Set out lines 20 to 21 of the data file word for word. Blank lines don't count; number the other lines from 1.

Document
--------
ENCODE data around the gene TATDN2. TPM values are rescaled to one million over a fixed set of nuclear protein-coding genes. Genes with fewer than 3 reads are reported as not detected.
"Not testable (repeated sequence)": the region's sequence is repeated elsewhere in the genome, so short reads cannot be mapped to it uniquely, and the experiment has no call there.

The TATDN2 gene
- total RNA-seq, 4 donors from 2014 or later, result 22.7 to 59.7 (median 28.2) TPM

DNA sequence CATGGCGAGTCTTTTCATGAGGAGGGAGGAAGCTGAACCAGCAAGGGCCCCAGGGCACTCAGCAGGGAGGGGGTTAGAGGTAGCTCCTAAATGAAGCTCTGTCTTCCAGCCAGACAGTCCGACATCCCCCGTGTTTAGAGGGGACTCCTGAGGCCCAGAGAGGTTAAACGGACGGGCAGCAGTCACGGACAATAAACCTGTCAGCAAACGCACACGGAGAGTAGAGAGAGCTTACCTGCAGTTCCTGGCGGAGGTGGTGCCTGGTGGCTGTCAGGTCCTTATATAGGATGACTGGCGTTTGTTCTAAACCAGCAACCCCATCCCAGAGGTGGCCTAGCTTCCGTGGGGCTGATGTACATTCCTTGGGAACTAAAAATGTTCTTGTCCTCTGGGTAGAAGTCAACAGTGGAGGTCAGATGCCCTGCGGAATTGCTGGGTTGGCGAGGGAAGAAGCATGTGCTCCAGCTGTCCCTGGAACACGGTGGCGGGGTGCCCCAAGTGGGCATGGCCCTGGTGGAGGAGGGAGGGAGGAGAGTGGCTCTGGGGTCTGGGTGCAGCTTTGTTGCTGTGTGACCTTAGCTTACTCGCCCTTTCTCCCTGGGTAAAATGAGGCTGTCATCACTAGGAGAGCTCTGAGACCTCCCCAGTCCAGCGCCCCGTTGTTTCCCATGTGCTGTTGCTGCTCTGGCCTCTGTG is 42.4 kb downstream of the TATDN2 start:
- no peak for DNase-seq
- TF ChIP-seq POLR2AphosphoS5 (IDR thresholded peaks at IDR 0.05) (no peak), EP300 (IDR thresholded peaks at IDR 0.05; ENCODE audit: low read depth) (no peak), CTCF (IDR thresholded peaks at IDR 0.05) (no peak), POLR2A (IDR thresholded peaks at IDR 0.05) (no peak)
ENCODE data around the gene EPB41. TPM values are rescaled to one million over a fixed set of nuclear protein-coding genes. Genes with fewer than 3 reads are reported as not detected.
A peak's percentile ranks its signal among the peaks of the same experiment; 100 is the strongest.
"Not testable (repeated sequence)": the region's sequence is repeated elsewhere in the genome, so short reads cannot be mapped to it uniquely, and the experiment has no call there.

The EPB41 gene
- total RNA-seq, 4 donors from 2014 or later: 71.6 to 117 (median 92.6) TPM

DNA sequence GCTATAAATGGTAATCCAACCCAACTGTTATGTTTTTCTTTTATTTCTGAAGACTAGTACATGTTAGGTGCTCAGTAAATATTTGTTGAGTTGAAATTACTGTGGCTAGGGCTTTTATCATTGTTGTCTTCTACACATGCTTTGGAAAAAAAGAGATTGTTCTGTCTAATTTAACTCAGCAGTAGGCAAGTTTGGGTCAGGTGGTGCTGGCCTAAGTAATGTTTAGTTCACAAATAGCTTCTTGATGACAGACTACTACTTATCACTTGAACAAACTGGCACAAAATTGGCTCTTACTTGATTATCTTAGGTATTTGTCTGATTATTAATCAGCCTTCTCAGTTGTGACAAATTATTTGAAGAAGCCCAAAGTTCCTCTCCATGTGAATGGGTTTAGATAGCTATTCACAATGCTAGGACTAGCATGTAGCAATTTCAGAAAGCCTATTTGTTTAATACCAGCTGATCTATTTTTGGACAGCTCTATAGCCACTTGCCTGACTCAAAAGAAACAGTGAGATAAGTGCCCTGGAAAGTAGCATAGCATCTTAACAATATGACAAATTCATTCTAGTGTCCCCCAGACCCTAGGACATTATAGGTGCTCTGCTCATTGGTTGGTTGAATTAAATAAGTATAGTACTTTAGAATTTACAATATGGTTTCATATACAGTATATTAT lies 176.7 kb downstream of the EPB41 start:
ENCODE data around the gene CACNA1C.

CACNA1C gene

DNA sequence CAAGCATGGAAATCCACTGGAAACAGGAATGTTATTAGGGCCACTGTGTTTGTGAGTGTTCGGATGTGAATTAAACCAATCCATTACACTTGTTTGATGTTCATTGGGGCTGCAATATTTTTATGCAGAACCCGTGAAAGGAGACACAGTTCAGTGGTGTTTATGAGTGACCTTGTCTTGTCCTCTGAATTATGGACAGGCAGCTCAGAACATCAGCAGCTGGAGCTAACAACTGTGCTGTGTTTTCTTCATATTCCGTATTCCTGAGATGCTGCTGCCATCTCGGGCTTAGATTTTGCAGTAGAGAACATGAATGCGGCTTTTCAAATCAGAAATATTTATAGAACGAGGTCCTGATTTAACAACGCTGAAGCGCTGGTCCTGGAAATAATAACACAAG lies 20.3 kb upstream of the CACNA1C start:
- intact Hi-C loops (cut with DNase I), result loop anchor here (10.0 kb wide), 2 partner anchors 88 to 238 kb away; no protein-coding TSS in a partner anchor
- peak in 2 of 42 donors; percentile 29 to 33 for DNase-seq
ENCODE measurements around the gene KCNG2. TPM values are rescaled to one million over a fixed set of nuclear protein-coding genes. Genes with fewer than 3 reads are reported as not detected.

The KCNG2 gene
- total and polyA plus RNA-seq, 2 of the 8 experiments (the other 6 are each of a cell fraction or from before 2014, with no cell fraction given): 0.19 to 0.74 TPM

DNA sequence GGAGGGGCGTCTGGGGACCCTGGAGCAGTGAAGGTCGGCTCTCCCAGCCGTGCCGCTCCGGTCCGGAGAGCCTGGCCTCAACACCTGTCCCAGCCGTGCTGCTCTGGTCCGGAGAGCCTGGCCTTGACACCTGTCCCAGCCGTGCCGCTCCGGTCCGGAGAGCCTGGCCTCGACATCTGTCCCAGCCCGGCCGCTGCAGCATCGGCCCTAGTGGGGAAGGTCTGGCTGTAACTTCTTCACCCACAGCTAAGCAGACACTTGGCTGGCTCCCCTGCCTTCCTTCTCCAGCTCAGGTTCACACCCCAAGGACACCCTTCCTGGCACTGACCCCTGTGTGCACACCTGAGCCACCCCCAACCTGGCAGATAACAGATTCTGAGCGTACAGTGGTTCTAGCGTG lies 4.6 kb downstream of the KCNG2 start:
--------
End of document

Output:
The KCNG2 gene
- total and polyA plus RNA-seq, 2 of the 8 experiments (the other 6 are each of a cell fraction or from before 2014, with no cell fraction given): 0.19 to 0.74 TPM